[7] Krystel-Whittemore, M., Dileepan, K. N., & Wood, J. G. (2016). Mast Cell: A Multi-Functional Master Cell. Frontiers in immunology6, 620. doi:10.3389/fimmu.2015.00620

[8] Gecse, Krisztina, et al. “Leaky Gut in Patients with Diarrhea-Predominant Irritable Bowel Syndrome and Inactive Ulcerative Colitis.” Digestion, Karger Publishers, 14 Dec. 2011, www.karger.com/Article/Abstract/333083.

[9] Jackson, P. G. “Intestinal Permeability in Patients with Eczema.” The Lancet, DOI:Https://Doi.org/10.1016/S0140-6736(81)92459-4, 13 June 1981, www.thelancet.com/journals/lancet/article/PIIS0140-6736(81)92459-4/fulltext.

[10 Maes, Michael, et al. “The Gut-Brain Barrier in Major Depression: Intestinal Mucosal Dysfunction with an Increased Translocation of LPS from Gram Negative Enterobacteria (Leaky Gut) Plays a Role in the Inflammatory Pathophysiology of Depression.” Https://Pdfs.semanticscholar.org/6eab/4858e622e045e041972e456eabb8490ad116.Pdf?_ga=2.146686006.382879915.1566321151-1227233556.1566321151, 22 Feb. 2008, Neuroendocrinology Letters Volume 29 No. 1 2008.

[11] Bailey, Michael T, et al. “Exposure to a Social Stressor Alters the Structure of the Intestinal Microbiota: Implications for Stressor-Induced Immunomodulation.” Brain, Behavior, and Immunity, U.S. National Library of Medicine, Mar. 2011, www.ncbi.nlm.nih.gov/pubmed/21040780.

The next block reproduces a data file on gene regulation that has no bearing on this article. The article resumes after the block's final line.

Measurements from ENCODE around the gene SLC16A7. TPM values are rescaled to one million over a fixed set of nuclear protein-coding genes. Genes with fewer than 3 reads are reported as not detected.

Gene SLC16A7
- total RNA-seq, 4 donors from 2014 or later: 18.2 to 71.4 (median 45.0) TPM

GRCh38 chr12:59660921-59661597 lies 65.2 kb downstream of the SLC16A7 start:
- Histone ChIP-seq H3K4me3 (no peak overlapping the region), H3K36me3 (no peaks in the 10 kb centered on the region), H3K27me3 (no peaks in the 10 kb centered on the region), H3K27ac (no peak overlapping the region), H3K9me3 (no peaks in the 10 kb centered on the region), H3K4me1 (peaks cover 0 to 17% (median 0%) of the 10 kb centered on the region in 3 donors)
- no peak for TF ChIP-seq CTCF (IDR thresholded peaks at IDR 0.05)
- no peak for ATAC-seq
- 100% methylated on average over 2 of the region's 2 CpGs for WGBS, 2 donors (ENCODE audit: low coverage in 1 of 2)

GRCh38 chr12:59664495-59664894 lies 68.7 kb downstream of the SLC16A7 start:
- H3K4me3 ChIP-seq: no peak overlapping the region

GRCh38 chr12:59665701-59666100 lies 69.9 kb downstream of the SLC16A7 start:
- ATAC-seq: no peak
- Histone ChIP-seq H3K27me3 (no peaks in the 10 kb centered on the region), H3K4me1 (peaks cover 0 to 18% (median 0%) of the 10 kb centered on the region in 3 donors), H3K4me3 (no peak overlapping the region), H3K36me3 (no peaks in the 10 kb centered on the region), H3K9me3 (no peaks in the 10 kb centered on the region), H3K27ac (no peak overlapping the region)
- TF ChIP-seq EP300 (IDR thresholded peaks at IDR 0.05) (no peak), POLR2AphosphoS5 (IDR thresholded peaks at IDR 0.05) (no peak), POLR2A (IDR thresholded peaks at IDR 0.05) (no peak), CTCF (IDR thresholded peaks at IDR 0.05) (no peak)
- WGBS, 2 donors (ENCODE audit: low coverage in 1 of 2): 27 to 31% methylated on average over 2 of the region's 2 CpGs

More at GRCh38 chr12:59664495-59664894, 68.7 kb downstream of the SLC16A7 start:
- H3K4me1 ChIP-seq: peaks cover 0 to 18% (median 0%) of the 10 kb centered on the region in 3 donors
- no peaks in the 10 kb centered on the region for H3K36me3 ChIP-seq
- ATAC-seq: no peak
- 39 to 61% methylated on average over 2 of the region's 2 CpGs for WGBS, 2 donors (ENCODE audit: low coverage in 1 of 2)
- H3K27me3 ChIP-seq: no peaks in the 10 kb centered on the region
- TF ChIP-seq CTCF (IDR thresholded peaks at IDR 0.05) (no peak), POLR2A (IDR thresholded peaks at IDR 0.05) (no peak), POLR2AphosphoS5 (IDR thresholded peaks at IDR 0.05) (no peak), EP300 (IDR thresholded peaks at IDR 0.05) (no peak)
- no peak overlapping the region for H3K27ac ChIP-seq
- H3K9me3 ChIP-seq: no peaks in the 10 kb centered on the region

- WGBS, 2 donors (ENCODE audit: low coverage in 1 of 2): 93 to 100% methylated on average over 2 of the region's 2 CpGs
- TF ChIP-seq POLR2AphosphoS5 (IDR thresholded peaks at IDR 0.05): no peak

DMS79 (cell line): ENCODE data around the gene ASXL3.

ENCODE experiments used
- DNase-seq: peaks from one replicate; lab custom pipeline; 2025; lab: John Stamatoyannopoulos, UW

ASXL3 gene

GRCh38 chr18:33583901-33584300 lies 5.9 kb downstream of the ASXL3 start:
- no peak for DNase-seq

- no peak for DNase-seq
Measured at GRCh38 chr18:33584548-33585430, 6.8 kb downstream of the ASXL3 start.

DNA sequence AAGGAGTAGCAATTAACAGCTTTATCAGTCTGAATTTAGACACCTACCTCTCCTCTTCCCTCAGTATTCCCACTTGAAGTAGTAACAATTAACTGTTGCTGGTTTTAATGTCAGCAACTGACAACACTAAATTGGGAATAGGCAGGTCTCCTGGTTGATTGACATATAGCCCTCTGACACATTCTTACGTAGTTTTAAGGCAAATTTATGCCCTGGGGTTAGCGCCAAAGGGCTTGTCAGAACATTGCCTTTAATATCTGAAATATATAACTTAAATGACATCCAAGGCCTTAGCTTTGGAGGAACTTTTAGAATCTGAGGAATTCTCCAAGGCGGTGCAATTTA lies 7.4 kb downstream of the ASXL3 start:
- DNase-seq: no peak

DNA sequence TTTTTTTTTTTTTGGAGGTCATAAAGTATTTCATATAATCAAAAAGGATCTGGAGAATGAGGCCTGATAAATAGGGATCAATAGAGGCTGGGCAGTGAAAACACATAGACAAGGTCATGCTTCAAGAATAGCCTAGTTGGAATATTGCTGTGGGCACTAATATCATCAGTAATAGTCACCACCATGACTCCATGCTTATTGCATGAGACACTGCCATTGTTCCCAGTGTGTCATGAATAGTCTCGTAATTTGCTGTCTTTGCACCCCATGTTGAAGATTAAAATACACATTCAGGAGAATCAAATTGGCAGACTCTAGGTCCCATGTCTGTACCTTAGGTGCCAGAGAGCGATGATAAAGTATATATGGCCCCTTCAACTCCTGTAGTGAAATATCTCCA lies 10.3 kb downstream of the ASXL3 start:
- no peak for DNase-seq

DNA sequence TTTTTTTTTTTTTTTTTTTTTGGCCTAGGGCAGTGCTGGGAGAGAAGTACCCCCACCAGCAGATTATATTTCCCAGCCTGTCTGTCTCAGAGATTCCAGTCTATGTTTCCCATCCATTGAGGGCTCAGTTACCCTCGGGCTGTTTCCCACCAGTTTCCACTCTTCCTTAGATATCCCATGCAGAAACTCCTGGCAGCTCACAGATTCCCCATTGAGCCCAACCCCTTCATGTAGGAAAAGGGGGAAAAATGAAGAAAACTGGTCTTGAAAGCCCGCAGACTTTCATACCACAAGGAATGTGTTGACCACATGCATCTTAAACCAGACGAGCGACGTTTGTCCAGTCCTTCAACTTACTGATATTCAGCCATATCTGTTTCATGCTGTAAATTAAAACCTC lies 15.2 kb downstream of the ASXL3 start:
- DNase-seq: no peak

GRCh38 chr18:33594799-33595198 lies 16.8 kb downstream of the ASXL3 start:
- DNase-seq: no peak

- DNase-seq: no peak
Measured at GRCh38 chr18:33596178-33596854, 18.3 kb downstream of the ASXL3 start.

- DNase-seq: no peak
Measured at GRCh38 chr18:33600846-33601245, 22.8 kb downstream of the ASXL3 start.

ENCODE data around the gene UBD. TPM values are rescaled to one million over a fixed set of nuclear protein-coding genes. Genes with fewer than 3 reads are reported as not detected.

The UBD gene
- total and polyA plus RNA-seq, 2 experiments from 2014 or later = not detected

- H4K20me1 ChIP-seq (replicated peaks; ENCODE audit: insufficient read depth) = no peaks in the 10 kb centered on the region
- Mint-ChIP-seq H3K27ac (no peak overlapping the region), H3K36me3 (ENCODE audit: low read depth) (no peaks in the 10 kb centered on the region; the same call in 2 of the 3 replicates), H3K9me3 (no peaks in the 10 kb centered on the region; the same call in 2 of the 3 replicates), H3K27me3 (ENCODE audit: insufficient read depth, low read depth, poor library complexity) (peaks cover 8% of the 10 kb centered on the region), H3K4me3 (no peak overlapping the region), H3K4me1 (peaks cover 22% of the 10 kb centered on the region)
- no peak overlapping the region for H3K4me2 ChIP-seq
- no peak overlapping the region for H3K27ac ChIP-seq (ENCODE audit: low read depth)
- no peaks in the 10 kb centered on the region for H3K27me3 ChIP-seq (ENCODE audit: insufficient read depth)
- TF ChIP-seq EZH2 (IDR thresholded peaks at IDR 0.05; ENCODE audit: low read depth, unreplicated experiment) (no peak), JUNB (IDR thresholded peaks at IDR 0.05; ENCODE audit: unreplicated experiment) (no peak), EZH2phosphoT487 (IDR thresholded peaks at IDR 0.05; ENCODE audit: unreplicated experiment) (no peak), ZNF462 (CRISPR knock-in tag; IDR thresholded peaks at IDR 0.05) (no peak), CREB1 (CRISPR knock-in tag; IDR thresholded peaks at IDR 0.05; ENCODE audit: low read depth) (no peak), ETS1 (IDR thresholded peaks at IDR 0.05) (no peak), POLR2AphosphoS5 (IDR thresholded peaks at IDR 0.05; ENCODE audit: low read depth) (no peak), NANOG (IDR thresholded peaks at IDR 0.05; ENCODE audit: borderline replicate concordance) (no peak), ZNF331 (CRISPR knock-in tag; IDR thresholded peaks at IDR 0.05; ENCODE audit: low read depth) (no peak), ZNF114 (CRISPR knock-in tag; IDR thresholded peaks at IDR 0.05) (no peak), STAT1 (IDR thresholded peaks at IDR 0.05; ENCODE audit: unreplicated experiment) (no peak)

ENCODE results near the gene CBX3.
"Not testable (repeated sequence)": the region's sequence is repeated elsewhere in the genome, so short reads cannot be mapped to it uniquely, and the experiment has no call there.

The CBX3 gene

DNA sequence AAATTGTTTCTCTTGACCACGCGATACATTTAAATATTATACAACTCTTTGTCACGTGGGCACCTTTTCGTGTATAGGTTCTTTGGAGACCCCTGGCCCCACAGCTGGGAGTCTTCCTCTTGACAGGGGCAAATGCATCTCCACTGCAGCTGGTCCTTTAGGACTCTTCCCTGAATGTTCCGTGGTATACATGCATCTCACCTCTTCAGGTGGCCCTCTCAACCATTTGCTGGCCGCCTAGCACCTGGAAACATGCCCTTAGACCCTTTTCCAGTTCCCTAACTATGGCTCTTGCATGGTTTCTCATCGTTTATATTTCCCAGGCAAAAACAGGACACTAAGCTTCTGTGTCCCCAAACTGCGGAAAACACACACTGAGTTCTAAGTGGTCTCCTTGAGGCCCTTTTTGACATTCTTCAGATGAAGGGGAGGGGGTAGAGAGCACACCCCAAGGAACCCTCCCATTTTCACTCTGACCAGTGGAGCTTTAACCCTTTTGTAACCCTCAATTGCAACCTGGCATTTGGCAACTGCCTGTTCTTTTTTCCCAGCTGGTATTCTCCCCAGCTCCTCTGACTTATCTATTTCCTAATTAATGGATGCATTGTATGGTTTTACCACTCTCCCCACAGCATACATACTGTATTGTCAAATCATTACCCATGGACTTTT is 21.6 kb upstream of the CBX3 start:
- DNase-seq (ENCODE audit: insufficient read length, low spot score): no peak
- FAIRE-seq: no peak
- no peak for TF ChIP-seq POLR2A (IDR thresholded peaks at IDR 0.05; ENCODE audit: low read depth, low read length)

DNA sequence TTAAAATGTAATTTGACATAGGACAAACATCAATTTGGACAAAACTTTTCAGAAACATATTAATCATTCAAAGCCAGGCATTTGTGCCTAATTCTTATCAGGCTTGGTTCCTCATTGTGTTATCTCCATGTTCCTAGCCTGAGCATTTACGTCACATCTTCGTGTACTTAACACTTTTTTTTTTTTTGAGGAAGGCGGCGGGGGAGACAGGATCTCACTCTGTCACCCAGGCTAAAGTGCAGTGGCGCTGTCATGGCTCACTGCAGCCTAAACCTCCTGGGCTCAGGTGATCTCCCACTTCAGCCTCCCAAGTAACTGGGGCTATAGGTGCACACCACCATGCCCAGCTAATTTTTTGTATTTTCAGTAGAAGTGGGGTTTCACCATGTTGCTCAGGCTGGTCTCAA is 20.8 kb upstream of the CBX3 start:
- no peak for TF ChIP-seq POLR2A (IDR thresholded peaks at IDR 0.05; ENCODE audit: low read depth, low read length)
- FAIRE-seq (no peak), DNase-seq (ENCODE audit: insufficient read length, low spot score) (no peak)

[12] Maes, Michael, and Jean-Claude Leunis. “Normalization of Leaky Gut in Chronic Fatigue Syndrome (CFS) Is Accompanied by a Clinical Improvement: Effects of Age, Duration of Illness and the Translocation of LPS from Gram-Negative Bacteria.” Neuroendocrinology Letters Volume 29 No. 6 2008, 28 Dec. 2008, pdfs.semanticscholar.org/2244/1b19b168b87232891b76c410531dd1b8f157.pdf?_ga=2.177735335.382879915.1566321151-1227233556.1566321151.

[13] “Mindfulness-Based Stress Reduction and Health Benefits: A Meta-Analysis.” Journal of Psychosomatic Research, Elsevier, 20 July 2004, www.sciencedirect.com/science/article/abs/pii/S0022399903005737.

[14] Markowiak, P., & Śliżewska, K. (2017). Effects of Probiotics, Prebiotics, and Synbiotics on Human Health. Nutrients9(9), 1021. doi:10.3390/nu9091021